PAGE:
The Sixth Annual Sustainable Food Expo was hosted at Price Center on Monday. The event, which aims to gather like-minded groups and individuals dedicated to sustainable food and healthy living, included a variety of organizations and departments from around campus.
The theme of this year’s expo was “toward a greener diet”, which was reflected by the focus on healthy and sustainable eating habits and the timing of the event on Food Day, a nationwide celebration and a movement toward more healthy, affordable and sustainable food.
The activities of the expo ranged from presentations of academic research in agriculture, food security and microbial systems, to campus resources such as community gardens and student organizations, to cooking demonstrations by HDH and the Center for Integrative Medicine.
Muir College senior Ismael Ramirez got involved with the expo through his role as the sustainability coordinator under Hugh Hagues, the assistant director of retail operations for University Centers.
Ramirez started learning about the importance of sustainable food as a freshman through student organizations and the community gardens. Since then, has become more involved in sustainable and healthy food issues and activism throughout his college career. He wanted the expo to convey the impact that eating has and how being more thoughtful about our everyday actions can have a large effect on the environment and people around us.
“When thinking about sustainable food, we want to think about where it’s sourced from, how far does it travel, how much water it uses, who is growing it, who is picking it, all the people in this whole chain,” Ramirez told the UCSD Guardian. “When you’re eating a piece of food, it’s not just you but it’s everybody involved in the whole process. It has a really big impact, and even small changes can make a really big positive change.”
One of the participating booths at the expo was the Food Recovery Network at UCSD. It is a community service-based student organization centered on sustainability and social justice that works to recover food that would otherwise be considered trash and go into landfills from various on-campus food vendors such as the weekly Farmer’s Markets, various dining halls and soon, the Faculty Club.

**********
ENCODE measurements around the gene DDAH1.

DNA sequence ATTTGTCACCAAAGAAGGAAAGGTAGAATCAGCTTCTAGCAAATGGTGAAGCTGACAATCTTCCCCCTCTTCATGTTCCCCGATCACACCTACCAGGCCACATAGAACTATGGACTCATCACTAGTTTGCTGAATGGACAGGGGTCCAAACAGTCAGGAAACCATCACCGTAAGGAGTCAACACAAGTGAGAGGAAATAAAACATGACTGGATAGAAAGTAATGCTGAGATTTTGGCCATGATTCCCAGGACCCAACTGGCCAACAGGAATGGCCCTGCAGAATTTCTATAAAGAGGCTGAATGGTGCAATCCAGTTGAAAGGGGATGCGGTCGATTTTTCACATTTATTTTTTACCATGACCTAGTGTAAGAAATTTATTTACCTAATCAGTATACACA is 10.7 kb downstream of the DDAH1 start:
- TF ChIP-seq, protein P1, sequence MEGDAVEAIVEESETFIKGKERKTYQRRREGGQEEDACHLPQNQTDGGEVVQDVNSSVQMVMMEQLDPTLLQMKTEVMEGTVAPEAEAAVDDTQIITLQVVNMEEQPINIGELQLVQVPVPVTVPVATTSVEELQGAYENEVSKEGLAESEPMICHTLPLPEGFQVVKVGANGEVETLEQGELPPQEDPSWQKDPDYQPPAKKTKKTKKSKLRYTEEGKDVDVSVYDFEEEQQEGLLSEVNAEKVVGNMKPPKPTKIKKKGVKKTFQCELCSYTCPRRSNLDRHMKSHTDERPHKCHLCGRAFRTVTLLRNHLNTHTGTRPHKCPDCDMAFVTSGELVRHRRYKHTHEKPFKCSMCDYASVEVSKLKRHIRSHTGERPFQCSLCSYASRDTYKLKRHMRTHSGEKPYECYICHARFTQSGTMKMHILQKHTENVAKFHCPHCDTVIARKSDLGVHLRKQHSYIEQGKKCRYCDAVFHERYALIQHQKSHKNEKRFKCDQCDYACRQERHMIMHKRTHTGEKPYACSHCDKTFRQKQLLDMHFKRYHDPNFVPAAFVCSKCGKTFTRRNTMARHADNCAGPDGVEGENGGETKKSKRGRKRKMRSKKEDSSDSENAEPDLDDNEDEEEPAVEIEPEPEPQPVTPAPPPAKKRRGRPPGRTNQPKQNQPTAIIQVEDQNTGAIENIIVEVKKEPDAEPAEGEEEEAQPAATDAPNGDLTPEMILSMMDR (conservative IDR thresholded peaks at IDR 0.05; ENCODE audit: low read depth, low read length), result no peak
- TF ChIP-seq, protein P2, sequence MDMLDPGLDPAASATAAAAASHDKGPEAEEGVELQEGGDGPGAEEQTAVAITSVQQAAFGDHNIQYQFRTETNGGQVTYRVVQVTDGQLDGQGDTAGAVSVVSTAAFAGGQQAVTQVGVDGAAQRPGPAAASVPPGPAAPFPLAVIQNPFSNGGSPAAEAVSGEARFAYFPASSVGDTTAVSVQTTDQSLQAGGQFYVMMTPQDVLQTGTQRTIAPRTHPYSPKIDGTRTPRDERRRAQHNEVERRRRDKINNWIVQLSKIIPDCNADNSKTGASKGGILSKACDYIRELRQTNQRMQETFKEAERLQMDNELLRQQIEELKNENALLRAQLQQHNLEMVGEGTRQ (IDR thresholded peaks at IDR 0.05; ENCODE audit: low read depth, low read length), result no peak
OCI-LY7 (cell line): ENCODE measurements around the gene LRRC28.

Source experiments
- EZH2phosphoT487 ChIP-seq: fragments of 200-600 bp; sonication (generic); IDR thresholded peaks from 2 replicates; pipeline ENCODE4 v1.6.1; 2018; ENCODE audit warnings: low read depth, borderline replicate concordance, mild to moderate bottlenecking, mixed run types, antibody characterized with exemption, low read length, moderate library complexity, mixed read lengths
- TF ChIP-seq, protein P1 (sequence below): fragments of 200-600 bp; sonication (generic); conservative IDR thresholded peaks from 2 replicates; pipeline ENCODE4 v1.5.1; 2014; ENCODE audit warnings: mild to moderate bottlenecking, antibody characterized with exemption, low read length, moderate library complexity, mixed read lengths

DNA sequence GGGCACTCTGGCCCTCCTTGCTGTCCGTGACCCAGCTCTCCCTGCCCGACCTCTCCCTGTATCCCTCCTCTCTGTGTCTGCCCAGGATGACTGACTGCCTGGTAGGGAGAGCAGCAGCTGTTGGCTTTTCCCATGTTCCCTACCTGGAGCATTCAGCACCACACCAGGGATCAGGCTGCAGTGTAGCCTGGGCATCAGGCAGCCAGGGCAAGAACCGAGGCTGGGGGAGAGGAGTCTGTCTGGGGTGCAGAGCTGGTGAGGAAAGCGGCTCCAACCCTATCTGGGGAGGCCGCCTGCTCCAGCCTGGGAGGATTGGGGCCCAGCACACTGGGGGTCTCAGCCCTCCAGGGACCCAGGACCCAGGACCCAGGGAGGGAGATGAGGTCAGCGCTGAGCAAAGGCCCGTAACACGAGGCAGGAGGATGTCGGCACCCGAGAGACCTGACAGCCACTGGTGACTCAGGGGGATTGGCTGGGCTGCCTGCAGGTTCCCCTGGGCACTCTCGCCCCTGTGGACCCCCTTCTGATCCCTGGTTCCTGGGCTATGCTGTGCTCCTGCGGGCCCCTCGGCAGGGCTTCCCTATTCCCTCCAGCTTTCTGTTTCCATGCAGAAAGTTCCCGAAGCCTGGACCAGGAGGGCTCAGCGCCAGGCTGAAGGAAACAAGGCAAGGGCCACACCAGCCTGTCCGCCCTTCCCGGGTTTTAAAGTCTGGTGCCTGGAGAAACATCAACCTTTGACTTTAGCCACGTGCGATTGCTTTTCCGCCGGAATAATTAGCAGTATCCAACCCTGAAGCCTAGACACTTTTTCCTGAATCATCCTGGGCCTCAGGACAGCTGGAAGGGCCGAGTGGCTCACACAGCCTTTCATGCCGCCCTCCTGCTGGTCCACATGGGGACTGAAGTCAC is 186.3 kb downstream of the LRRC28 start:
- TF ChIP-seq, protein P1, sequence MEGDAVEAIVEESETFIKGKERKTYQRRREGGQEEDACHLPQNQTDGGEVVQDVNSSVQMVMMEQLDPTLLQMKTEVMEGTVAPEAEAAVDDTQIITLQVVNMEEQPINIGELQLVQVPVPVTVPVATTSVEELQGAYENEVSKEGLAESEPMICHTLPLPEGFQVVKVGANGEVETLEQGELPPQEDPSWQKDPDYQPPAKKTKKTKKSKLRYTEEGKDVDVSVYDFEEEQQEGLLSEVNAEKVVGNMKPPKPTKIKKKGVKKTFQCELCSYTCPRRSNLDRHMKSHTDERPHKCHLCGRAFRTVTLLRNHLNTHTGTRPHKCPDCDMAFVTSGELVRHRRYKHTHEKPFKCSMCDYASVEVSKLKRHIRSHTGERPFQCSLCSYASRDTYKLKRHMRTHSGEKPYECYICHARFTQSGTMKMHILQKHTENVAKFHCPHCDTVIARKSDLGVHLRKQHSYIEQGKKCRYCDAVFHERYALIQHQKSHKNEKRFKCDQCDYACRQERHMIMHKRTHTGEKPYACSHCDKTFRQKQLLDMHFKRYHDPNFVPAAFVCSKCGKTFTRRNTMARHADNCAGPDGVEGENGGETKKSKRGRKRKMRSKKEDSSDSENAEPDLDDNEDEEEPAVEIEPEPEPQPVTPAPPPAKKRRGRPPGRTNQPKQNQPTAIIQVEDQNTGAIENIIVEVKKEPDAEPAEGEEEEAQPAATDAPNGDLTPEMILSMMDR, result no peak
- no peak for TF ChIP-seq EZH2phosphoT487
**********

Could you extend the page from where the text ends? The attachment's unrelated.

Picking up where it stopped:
FRN’s Public Affairs Officer Natalia Herret emphasized the importance of having these kinds of expos, not only for the organization but for the general education of the public.
“We believe it’s important to be a part of the conversation towards a more sustainable relationship with food, and a healthier attitude towards issues like food insecurity,” Herret said. “Everyone should be able to eat in a world where there is more than enough food to feed all people. We throw a lot of food away and it’s wrong. We think it’s socially irresponsible and ecologically dangerous to live this way as well; climate change is very real. It’s important for our university to hold a space for this type of conversation and we also hope to network with others who are likeminded.”
She also linked the conversation to the larger picture of why events like the expo are important to not only to start the conversation, but start a shift in our mindset about food.
“We need a revolution in our relationship with the earth and with food,” Herret told the Guardian. “Food is a precious resource and we waste too much of it. Organizations like [[email protected]] make a huge difference. We have recovered over 2,000 pounds of food so far from February until now. In short, over 9 months we’ve been able to do this and we are seeing a demand for our work. Sustainability issues are going to be some of the most important issues of our generation.”